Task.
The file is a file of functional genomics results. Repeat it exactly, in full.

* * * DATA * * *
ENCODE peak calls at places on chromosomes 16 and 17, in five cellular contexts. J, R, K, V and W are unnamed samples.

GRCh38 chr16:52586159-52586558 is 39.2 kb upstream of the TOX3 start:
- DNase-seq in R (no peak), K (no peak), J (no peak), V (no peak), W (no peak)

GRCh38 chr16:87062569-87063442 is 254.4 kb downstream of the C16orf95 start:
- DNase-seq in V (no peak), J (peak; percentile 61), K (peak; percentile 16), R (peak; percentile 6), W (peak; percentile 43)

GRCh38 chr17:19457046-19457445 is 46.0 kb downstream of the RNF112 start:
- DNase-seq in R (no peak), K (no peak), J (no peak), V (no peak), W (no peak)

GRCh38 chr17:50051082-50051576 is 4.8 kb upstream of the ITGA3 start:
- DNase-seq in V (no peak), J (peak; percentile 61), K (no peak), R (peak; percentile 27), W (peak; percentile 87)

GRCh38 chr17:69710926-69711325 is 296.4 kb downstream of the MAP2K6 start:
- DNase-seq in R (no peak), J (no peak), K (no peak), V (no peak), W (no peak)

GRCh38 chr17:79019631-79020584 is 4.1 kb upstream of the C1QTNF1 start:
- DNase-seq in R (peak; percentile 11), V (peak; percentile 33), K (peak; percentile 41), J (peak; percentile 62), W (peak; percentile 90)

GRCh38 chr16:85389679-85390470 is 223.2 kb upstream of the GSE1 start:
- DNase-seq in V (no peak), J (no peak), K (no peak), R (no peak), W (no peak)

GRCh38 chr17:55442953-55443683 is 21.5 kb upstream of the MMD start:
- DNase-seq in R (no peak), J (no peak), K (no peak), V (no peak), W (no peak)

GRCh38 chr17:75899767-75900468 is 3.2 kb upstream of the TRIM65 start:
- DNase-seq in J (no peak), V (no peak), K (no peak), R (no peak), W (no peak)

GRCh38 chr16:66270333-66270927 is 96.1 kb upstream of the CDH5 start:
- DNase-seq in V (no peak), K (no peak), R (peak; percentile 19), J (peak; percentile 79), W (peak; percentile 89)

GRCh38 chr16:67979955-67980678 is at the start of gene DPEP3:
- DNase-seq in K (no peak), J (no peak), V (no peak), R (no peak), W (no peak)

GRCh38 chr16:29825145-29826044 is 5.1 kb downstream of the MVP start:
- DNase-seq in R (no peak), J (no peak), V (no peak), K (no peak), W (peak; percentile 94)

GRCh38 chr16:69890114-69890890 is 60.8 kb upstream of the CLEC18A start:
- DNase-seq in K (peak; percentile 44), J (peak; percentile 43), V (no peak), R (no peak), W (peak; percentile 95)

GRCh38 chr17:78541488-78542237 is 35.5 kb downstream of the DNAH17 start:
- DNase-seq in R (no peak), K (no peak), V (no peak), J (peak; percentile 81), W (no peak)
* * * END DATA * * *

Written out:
ENCODE peak calls at places on chromosomes 16 and 17, in five cellular contexts. J, R, K, V and W are unnamed samples.

GRCh38 chr16:52586159-52586558 is 39.2 kb upstream of the TOX3 start:
- DNase-seq in R (no peak), K (no peak), J (no peak), V (no peak), W (no peak)

GRCh38 chr16:87062569-87063442 is 254.4 kb downstream of the C16orf95 start:
- DNase-seq in V (no peak), J (peak; percentile 61), K (peak; percentile 16), R (peak; percentile 6), W (peak; percentile 43)

GRCh38 chr17:19457046-19457445 is 46.0 kb downstream of the RNF112 start:
- DNase-seq in R (no peak), K (no peak), J (no peak), V (no peak), W (no peak)

GRCh38 chr17:50051082-50051576 is 4.8 kb upstream of the ITGA3 start:
- DNase-seq in V (no peak), J (peak; percentile 61), K (no peak), R (peak; percentile 27), W (peak; percentile 87)

GRCh38 chr17:69710926-69711325 is 296.4 kb downstream of the MAP2K6 start:
- DNase-seq in R (no peak), J (no peak), K (no peak), V (no peak), W (no peak)

GRCh38 chr17:79019631-79020584 is 4.1 kb upstream of the C1QTNF1 start:
- DNase-seq in R (peak; percentile 11), V (peak; percentile 33), K (peak; percentile 41), J (peak; percentile 62), W (peak; percentile 90)

GRCh38 chr16:85389679-85390470 is 223.2 kb upstream of the GSE1 start:
- DNase-seq in V (no peak), J (no peak), K (no peak), R (no peak), W (no peak)

GRCh38 chr17:55442953-55443683 is 21.5 kb upstream of the MMD start:
- DNase-seq in R (no peak), J (no peak), K (no peak), V (no peak), W (no peak)

GRCh38 chr17:75899767-75900468 is 3.2 kb upstream of the TRIM65 start:
- DNase-seq in J (no peak), V (no peak), K (no peak), R (no peak), W (no peak)

GRCh38 chr16:66270333-66270927 is 96.1 kb upstream of the CDH5 start:
- DNase-seq in V (no peak), K (no peak), R (peak; percentile 19), J (peak; percentile 79), W (peak; percentile 89)

GRCh38 chr16:67979955-67980678 is at the start of gene DPEP3:
- DNase-seq in K (no peak), J (no peak), V (no peak), R (no peak), W (no peak)

GRCh38 chr16:29825145-29826044 is 5.1 kb downstream of the MVP start:
- DNase-seq in R (no peak), J (no peak), V (no peak), K (no peak), W (peak; percentile 94)

GRCh38 chr16:69890114-69890890 is 60.8 kb upstream of the CLEC18A start:
- DNase-seq in K (peak; percentile 44), J (peak; percentile 43), V (no peak), R (no peak), W (peak; percentile 95)

GRCh38 chr17:78541488-78542237 is 35.5 kb downstream of the DNAH17 start:
- DNase-seq in R (no peak), K (no peak), V (no peak), J (peak; percentile 81), W (no peak)